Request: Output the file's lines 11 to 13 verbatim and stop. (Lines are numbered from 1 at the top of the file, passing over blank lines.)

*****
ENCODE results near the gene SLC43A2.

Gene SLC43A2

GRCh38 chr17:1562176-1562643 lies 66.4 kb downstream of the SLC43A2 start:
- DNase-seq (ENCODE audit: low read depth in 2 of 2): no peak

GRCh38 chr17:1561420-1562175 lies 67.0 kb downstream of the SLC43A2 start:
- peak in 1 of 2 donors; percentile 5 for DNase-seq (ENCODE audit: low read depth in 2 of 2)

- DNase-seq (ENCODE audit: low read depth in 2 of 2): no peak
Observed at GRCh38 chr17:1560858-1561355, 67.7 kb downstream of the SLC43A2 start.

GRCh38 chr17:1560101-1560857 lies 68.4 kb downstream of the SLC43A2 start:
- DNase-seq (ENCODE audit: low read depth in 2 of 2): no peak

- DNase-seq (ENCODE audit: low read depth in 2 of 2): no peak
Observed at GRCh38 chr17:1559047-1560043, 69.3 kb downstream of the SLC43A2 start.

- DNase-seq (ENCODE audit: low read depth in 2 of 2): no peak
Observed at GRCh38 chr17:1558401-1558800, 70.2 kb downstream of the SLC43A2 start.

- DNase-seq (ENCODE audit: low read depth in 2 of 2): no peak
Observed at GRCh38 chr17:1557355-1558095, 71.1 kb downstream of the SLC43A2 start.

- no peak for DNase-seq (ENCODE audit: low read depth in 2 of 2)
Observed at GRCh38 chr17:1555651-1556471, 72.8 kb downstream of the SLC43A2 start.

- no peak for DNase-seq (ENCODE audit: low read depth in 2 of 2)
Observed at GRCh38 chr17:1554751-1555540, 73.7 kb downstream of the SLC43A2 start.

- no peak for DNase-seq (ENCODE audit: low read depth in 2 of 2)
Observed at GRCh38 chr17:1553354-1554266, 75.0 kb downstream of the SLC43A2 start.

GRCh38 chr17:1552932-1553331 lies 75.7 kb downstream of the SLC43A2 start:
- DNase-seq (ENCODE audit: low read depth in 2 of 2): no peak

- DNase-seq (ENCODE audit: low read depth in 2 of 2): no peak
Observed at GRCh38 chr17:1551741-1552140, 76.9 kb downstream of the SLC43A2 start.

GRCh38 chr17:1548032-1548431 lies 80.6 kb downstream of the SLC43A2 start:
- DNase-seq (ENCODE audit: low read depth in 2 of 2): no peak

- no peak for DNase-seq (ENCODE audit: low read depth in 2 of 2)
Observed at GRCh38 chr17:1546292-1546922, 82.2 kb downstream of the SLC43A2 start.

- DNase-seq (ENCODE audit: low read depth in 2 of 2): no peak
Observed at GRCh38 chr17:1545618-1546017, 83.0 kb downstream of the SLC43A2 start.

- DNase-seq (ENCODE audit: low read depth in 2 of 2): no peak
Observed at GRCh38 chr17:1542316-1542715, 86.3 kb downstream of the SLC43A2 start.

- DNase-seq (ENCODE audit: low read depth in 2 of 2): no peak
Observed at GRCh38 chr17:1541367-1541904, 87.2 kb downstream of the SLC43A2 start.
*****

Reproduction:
- DNase-seq (ENCODE audit: low read depth in 2 of 2): no peak
Observed at GRCh38 chr17:1559047-1560043, 69.3 kb downstream of the SLC43A2 start.

- DNase-seq (ENCODE audit: low read depth in 2 of 2): no peak